“Humanity: there’s no way we can shut everything down in order to lower emissions, slow climate change and protect the environment.
Mother Nature: Here’s a virus. Practise.”
This attempt to extract some positives from what is ultimately a dire situation for basically the entire human race is, however, naturally doomed to be outweighed by the abundant negatives. Aside from the severe human tragedy of lives prematurely ended by the awful Covid-19 disease, even those thus far fortunate enough to retain health and livelihoods in the face of the pandemic may have paid a price in terms of emotional wellbeing. I recall a pervading sense even pre-Covid that the prevalence of mental health issues in the U.K. was rising rapidly, with support services stretched, but this can only have been exacerbated by the lockdown. Loneliness endured by people living by themselves and/or shielding due to medical vulnerability must have taken its toll after such a long period of enforced isolation. A July 2020 survey by Alcohol Change UK revealed that more than a quarter of the British population believe their levels of alcohol consumption increased during lockdown, despite the closure of pubs and clubs. It would frankly be surprising if it were otherwise. Loss of contact with friends and family, loss of employment, loss of sense of purpose, boredom… In our culture, all of these factors lead naturally to self-medication via a few beers or glasses of wine. Despite being lucky enough to have avoided most of those adverse states myself, I admit that my own drinking increased during lockdown, for the most part simply because I could. With freedom from the requirement to be up by any particular time the following morning, and gorgeous weather in which to sit outside with my family, the temptation was often too much to resist. For me, the only factor keeping this indulgence in check was my aforementioned new hobby of jogging. To those of us not naturally athletically inclined, strenuous physical exercise is itself pretty close to our conception of Hell, let alone accompanied by a hangover!
Hangovers are phenomena I am unlikely to experience again in the immediate future, as the second half of Autumn Term 2020 kicks off tomorrow. Despite Wales (and now England) going into full lockdown, schools are staying open this time around. On the one hand, we have the PM attempting to justify this decision by declaring in yesterday’s press conference, “we cannot let this virus damage our children’s futures even more than it has already”. On the other, National Education Union (NEU) Joint General Secretary Kevin Courtney is reported in the Metro as stating, “it would be self-defeating for the Government to impose a national lockdown, whilst ignoring the role of schools as a major contributor to the spread of the virus.” A new study by the Office For National Statistics concludes that “rates now seem to be steeply increasing among secondary school children”, with the NEU’s analysis of ONS figures suggesting that levels of the virus are now nine times higher amongst primary pupils, and FIFTY times higher amongst secondary pupils than they were at the beginning of September.
Back in May, I recall the Daily Mail leading with the particularly crass headline, “Let Our Teachers Be Heroes”, claiming that “magnificent staff across the nation are desperate to help millions of children get back to the classroom - but militant unions are standing in their way.” (This came the very next day after they’d reported that “Kawasaki-like disease affecting children IS caused by the coronavirus”, but hey.) So, at the crack of dawn tomorrow when my colleagues and I are being roused mercilessly from our beds by the unforgiving tones of an alarm, we can at least take comfort in knowing that in the eyes of the Daily Mail, we start this half term as heroes.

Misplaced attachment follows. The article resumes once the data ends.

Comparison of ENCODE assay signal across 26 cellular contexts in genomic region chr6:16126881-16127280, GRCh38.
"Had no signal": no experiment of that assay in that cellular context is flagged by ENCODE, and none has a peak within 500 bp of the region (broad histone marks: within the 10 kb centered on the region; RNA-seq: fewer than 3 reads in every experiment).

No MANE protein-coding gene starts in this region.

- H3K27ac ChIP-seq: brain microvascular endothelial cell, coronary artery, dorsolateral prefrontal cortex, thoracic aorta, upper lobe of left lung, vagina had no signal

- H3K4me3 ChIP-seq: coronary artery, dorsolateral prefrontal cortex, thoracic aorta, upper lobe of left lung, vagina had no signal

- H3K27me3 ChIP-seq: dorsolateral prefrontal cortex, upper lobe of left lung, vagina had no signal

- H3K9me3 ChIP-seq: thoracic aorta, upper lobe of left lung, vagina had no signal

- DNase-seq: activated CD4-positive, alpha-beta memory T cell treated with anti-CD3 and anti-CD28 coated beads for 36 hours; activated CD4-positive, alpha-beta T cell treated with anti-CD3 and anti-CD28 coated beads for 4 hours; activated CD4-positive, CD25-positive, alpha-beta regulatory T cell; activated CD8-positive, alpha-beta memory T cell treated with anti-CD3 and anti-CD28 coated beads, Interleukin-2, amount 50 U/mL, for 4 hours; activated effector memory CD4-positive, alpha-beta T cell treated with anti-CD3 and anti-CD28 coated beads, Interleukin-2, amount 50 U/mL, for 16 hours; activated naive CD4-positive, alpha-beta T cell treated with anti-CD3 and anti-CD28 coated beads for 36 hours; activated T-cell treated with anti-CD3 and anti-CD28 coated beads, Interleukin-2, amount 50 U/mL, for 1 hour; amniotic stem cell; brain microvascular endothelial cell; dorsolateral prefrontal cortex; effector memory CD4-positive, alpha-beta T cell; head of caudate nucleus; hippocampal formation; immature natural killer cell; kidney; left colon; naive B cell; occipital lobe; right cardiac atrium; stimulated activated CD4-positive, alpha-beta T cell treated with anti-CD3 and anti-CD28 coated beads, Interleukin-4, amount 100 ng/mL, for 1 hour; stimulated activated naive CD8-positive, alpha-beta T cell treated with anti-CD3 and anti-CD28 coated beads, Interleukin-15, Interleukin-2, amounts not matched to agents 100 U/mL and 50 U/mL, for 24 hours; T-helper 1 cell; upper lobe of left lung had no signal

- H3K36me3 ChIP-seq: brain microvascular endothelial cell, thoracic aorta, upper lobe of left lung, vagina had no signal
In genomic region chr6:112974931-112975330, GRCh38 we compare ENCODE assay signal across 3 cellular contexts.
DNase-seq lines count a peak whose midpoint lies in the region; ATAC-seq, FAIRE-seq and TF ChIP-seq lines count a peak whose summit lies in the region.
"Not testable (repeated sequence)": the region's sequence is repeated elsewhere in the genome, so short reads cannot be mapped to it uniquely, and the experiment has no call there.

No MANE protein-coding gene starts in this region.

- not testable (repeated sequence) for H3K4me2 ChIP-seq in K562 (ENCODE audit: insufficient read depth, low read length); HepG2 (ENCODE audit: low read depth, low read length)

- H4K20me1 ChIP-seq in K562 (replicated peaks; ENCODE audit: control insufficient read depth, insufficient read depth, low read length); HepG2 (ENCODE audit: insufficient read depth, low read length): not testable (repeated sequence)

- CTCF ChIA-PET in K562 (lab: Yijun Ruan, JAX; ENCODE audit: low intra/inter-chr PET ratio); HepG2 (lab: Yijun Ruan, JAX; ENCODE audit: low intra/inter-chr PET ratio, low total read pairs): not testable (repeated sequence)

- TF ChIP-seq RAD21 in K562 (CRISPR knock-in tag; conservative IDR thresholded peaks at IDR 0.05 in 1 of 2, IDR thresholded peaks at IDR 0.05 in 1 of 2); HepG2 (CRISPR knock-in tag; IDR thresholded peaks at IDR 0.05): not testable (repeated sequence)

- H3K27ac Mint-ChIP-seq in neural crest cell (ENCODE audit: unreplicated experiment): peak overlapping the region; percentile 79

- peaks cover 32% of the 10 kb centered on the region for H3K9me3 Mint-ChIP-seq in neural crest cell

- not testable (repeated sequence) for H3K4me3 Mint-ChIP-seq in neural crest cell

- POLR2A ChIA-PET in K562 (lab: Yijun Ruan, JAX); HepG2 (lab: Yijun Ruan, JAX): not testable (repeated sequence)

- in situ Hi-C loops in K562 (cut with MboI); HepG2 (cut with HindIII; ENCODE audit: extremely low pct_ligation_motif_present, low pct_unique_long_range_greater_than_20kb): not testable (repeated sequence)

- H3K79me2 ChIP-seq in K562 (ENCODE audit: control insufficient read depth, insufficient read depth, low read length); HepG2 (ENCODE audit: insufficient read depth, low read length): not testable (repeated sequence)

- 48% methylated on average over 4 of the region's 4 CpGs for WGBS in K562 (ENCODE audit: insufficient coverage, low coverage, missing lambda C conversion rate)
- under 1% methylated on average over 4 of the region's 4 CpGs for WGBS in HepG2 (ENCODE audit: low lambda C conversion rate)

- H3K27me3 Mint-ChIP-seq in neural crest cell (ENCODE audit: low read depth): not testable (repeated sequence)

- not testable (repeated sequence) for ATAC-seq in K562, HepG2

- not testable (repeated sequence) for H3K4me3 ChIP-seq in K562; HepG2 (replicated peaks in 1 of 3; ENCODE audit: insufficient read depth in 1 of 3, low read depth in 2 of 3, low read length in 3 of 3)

While hoping that we don’t end it as martyrs.
Romanza. Spanish Ballad. Spanish Romance. Three titles from one publication alone - the infamous “All Time Classical Guitar” compendium that many of us grew up on - for this most iconic yet enigmatic staple of the guitar repertoire. The piece’s enigma derives not only from the fact that, rather unusually for a musical composition, it possesses no definite fixed title, but also because its provenance remains unknown, and is therefore usually credited mysteriously as ‘anon’ or ‘trad’ in published versions. "Romance Anónimo", “Estudio en Mi de Rubira", “Romance de España", "Romance de Amor", "Romance of the Guitar", "Romance d'Amour"; thank you Wikipedia for filling in the gaps in my knowledge of alternative names for this single piece of music, and for informing me that the finger of suspicion for its authorship might point at anyone from Sor to Yepes! Phew. For the sake of simplicity, for the remainder of this article I will refer to the piece only as ‘Romanza’.
When I recently read a question on an internet classical guitar forum, conspicuously tentative in its tone, from a young guitarist asking whether it’s still acceptable to perform ‘Romanza’, I appreciated the ridicule-fearing tone entirely. This is the classical guitar equivalent of ‘Wonderwall’ or “Smoke On The Water”, so in a day and age when even the most patronisingly unadventurous of pub cover bands would never dare trot out that dreaded power chord riff or Noel Gallagher’s uber-famous jangly intro, I found the question, along with the caution it expressed, to be well founded. By the time I happened upon the article the asker had already received the full spectrum of opinions by way of response, but having long been concerned about the narrowness of the standard classical guitar repertoire, reading that post inspired me to explore some thoughts on the matter.